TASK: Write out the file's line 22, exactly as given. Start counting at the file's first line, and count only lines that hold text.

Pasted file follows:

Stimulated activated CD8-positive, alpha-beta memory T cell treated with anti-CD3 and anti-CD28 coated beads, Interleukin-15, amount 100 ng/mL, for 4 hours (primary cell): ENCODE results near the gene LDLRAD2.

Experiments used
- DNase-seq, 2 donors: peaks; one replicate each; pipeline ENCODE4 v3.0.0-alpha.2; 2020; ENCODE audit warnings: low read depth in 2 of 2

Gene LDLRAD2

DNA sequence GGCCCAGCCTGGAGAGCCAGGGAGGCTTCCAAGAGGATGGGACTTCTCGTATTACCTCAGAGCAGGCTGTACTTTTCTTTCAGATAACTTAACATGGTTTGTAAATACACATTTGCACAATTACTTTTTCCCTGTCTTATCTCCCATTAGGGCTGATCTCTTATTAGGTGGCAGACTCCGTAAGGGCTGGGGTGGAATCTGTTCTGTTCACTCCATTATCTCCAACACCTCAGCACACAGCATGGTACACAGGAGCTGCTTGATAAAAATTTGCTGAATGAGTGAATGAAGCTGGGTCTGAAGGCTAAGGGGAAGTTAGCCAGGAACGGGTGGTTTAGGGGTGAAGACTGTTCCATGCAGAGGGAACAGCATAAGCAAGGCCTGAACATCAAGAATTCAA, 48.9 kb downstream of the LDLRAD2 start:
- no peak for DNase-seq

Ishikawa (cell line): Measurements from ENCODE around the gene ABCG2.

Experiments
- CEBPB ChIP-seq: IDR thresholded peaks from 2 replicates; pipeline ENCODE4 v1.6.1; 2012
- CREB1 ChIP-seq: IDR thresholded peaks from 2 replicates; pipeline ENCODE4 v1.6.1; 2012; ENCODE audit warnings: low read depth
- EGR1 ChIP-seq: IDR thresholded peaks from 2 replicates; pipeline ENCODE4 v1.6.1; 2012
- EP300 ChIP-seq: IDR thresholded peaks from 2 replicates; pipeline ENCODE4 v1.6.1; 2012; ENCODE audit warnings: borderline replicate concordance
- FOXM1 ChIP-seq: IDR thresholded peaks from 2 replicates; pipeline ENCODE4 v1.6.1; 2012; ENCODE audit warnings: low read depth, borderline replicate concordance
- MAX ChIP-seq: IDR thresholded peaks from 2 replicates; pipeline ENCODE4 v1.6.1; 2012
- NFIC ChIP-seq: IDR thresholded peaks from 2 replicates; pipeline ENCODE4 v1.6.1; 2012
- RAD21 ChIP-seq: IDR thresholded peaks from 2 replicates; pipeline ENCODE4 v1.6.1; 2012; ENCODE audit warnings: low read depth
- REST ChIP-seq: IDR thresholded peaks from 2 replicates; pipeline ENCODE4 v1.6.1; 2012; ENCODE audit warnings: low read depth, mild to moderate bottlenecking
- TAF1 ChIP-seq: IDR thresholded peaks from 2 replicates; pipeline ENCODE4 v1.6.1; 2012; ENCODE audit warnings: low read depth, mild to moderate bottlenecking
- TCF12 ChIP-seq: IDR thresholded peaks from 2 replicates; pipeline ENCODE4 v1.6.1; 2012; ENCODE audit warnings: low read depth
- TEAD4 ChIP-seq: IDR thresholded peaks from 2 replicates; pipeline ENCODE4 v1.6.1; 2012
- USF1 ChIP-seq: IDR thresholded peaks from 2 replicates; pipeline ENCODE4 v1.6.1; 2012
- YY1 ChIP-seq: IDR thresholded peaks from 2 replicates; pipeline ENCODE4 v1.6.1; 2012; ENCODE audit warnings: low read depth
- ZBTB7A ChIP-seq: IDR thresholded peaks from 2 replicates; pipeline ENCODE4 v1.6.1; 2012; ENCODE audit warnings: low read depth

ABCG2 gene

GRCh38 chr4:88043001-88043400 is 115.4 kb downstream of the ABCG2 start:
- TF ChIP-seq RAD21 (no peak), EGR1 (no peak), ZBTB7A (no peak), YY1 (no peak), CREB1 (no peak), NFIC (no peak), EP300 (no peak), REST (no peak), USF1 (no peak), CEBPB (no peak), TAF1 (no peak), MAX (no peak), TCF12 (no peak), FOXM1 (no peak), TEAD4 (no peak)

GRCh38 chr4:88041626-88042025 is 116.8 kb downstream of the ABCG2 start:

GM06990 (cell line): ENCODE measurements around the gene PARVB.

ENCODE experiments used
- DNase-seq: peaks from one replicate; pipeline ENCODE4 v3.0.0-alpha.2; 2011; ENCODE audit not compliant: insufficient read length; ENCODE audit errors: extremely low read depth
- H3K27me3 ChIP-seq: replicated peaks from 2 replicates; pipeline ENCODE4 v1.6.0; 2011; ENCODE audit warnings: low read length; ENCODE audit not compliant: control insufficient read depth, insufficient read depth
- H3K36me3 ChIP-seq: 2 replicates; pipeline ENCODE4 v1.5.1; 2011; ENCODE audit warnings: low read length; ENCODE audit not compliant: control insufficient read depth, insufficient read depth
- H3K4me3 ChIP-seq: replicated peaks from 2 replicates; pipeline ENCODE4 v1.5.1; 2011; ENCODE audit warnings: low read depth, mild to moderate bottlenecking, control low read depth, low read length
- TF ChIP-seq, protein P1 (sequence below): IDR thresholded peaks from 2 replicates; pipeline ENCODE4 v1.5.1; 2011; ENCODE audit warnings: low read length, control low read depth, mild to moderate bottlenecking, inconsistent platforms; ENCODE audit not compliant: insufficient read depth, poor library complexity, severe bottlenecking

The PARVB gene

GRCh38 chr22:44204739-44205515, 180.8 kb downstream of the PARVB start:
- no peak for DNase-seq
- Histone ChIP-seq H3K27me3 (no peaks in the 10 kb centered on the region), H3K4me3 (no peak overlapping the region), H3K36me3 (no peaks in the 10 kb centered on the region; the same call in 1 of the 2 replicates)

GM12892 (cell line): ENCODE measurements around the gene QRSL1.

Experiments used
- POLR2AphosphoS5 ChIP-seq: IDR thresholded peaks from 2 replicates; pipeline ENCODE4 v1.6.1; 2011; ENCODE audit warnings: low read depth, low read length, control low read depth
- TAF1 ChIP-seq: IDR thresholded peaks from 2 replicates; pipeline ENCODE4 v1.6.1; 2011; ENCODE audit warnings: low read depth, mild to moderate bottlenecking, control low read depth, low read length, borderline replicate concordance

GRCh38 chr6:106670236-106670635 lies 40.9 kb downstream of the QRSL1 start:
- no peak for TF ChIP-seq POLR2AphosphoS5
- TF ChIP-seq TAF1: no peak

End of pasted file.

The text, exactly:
- YY1 ChIP-seq: IDR thresholded peaks from 2 replicates; pipeline ENCODE4 v1.6.1; 2012; ENCODE audit warnings: low read depth